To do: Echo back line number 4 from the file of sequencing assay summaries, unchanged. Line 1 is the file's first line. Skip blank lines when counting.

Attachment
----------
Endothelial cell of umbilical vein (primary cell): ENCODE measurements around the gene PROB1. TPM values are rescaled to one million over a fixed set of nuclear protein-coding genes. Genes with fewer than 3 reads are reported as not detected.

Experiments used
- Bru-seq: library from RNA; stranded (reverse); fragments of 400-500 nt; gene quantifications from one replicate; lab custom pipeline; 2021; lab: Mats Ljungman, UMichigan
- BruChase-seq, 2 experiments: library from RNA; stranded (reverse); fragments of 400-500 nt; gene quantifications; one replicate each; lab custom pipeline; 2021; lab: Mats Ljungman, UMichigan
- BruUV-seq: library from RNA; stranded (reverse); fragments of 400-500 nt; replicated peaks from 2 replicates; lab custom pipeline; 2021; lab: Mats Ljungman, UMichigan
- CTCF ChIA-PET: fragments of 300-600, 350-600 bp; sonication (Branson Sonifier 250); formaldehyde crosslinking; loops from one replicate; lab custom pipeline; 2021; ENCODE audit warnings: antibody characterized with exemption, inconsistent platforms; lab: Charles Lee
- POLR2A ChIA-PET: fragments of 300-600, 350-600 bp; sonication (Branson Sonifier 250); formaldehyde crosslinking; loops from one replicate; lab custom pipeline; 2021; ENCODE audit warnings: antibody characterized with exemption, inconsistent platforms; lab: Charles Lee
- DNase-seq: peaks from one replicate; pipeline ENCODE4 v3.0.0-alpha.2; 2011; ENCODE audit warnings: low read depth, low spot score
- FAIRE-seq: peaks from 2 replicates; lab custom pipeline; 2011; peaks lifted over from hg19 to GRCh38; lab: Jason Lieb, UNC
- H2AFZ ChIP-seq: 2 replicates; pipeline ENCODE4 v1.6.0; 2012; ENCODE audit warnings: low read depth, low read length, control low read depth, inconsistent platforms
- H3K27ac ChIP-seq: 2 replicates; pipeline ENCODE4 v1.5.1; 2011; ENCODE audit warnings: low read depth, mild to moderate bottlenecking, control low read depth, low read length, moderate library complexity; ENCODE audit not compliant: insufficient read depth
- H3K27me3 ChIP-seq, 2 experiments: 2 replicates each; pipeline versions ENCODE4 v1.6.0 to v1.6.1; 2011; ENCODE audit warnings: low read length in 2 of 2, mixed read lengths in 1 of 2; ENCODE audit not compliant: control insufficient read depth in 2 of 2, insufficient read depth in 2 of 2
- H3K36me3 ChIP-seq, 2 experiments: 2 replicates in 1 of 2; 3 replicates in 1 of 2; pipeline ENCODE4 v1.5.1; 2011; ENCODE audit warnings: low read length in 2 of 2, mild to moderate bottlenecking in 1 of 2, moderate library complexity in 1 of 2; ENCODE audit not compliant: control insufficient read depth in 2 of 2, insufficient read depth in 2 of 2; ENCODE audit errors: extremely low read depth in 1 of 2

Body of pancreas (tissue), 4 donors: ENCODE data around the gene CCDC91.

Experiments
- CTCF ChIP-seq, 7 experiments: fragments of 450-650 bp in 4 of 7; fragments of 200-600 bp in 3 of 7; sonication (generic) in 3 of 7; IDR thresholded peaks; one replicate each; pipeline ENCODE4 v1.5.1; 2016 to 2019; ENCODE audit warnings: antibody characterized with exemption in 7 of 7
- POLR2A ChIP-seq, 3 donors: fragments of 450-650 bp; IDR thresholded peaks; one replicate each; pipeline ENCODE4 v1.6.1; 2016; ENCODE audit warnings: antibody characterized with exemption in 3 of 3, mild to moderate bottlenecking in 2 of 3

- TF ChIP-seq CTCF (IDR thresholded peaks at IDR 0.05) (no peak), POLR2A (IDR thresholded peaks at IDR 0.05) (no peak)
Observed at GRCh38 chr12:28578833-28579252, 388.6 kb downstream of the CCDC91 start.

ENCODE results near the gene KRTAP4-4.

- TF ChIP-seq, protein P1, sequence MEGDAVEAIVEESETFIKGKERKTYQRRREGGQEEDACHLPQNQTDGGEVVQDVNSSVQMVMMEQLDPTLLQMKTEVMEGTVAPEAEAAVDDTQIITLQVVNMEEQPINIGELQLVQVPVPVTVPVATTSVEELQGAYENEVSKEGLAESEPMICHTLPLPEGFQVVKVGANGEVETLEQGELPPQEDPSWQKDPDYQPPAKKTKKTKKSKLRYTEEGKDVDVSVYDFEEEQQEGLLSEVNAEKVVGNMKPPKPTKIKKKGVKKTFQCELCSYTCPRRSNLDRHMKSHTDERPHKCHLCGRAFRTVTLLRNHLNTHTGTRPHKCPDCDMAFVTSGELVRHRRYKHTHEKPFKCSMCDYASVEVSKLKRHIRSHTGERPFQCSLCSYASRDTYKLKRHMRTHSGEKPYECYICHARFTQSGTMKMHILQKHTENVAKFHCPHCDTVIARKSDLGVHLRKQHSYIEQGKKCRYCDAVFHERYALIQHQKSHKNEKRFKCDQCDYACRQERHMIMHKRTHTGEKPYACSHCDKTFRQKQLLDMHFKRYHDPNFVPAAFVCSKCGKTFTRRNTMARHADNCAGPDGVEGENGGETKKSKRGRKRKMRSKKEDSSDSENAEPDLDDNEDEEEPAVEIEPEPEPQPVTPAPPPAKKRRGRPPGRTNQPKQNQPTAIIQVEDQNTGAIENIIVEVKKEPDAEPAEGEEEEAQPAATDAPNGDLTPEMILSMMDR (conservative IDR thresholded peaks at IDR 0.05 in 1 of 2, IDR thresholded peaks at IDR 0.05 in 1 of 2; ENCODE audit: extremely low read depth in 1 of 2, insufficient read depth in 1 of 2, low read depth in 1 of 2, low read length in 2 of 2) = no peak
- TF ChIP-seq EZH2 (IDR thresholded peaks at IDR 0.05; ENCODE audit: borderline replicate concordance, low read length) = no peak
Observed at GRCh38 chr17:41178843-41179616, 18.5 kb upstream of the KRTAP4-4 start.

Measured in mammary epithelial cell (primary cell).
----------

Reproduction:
- BruChase-seq, 2 experiments: library from RNA; stranded (reverse); fragments of 400-500 nt; gene quantifications; one replicate each; lab custom pipeline; 2021; lab: Mats Ljungman, UMichigan